Leading Questions Make for Questionable Answers
It is not unusual to hear about the use of a leading question (where the answer is implied in the question) as a physician or nurse or family member attempts to get an advance directive regarding “do not resusitate” or “no intubation” statement or some other treatment decision from a sick hospitalized patient. The leading question may come in the form of “You don’t want to be intubated and suffer the discomfort, do you?” or “You don’t want them to pull the plug”, “You want everything done, don’t you?” Often there might not be a whole lot more of an explanation to a patient who is more concerned at the moment with the discomfort and suffering of the illness or who is in a somewhat mentally obtunded state. Use of these questions, in this way or even if given as a direct question such as “Do you want everything done?” is hardly the way to ask a sick patient to make a decision. It really comes down to “what is everything?”, “what is going to be done and how effective will it be to achieve the goals of the patient?” “What does pulling the plug actually mean? Is it to terminate unwanted treatment that is keeping the patient alive or is also to terminate needed comfort care?” Unfortunately when these decisions are left to the last minute, there doesn’t seem to be enough time, enough knowledge or just plain not enough understanding about how to communicate to be certain that the patient’s answer is what the patient really wants. And if answers to these questions are acted on as valid, well.. someone is fooling themselves.
These questions which may be requesting life and death decisions on the part of the patient deserve first a careful evaluation of the patient’s mental capacity to make medical decisions. Secondly it requires the questioner to provide some reasonable detail of the clinical situation so that the patient can make an informed decision. And finally, questions should be presented to the patient in non-coercive ways with the absence of leading questions. Leading questions are acceptable in the courtroom but never in medical communication. I want to emphasize that the proper communication with the patient should apply not only to the healthcare workers but also to family members who quiz the patient about their wishes.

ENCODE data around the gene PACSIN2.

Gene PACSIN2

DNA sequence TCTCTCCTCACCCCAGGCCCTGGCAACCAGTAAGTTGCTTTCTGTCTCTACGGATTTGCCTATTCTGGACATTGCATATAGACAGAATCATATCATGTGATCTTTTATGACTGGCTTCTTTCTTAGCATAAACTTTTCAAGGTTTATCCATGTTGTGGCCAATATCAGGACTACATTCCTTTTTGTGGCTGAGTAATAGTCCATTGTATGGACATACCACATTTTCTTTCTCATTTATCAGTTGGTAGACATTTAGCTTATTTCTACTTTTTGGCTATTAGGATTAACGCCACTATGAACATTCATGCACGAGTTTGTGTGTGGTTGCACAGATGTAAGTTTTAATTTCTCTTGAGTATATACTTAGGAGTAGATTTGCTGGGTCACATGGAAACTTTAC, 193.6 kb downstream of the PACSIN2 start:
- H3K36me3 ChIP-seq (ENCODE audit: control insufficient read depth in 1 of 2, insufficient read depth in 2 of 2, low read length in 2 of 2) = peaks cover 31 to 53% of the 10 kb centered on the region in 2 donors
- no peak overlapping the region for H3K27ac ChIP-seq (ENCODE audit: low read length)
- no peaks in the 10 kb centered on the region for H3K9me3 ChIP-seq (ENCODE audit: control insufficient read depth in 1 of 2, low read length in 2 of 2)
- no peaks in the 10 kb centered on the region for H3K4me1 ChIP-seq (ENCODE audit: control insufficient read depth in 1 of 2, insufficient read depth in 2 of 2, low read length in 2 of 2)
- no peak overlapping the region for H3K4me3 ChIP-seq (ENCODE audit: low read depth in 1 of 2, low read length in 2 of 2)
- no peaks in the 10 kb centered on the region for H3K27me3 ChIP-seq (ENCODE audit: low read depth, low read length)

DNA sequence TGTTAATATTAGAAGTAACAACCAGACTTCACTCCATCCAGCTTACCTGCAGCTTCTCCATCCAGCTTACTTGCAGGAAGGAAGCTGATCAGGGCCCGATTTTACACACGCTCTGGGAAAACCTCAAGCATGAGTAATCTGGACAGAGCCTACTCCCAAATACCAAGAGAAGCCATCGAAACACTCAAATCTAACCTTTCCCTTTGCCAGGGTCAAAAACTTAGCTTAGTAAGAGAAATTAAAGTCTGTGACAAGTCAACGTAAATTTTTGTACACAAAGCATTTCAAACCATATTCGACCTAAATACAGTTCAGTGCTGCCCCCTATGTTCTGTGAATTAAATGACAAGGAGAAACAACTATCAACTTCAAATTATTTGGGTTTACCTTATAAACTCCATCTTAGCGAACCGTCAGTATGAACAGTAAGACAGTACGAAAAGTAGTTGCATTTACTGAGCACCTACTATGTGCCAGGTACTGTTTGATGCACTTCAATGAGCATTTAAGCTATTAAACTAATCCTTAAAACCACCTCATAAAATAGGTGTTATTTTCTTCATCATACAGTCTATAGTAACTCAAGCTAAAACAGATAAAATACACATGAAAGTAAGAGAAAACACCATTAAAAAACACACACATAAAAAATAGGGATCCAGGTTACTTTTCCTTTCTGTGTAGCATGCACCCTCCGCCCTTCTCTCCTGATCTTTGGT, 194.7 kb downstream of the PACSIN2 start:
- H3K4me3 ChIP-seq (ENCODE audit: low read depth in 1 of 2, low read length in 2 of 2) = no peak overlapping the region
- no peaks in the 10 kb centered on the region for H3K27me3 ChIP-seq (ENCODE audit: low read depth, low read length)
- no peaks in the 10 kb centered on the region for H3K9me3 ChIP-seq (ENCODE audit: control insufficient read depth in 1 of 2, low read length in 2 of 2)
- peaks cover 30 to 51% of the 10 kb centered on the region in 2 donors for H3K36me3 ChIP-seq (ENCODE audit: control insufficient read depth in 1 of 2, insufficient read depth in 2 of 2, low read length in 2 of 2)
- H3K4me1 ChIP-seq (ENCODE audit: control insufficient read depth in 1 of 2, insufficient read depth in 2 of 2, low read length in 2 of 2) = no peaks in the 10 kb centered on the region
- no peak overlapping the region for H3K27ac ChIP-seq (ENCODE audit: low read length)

As I have noted above, the first duty of anyone trying to obtain a medical decision from a patient is to verify that the patient has the mental capacity to form that decision for themselves. This is best determined by the patient’s physician. It is usually not necessary to request a psychiatric consultation to make the determination. The method is relatively simple. The patient should be alert, oriented and able to communicate. The patient should be able to demonstrate at least good short-term memory so that when information is presented or questions asked by the examiner, the patient will be able to recollect at the time of making a decision. The next step is to test the patient’s judgment. “You find an envelope on the sidewalk which has an address printed on it and bears an uncancelled stamp, what should you do?” What would you do? The examiner knows the correct answer, does the patient? If the patient passes this far, the next steps would deal with the clinical situation. I would suggest the following questions to see if the patient understands the significance of a personal medical decision. The examiner might not use these exact words but the request should be used in these contexts: 1) “Tell me what you know about your illness, treatment, result of treatment or no treatment” 2) Then instruct the patient regarding the illness, treatment and the result of treatment or no treatment.
3) Now discover whether the patient has learned from the examiner’s explanations. “Can you tell me what you now understand about your illness, treatment, result of treatment or no treatment?” 4) “What is your hope, goal or wish?” 5) “What would you want to be done about your illness?” 6) “Tell me why you decided as you did.” Notice that none of the questions are leading questions and the question 5 which requests a decision is open-ended in that it doesn’t give any hints of what could or could not be decided. From the answers to these questions and particularly question 6, the examiner might sense some significant depression. In this event, consultation with a psychiatrist might be helpful.
All of the above discourse is my own personal opinion and my way of thinking of how to make for a medical decision by the patient that one can feel confident that it will represent a truly autonomous and informed decision and that one has confidence that acting on it will be fair and ethical. I would appreciate reading any visitors views of this important part of medical care based on their own past experience. ..Maurice.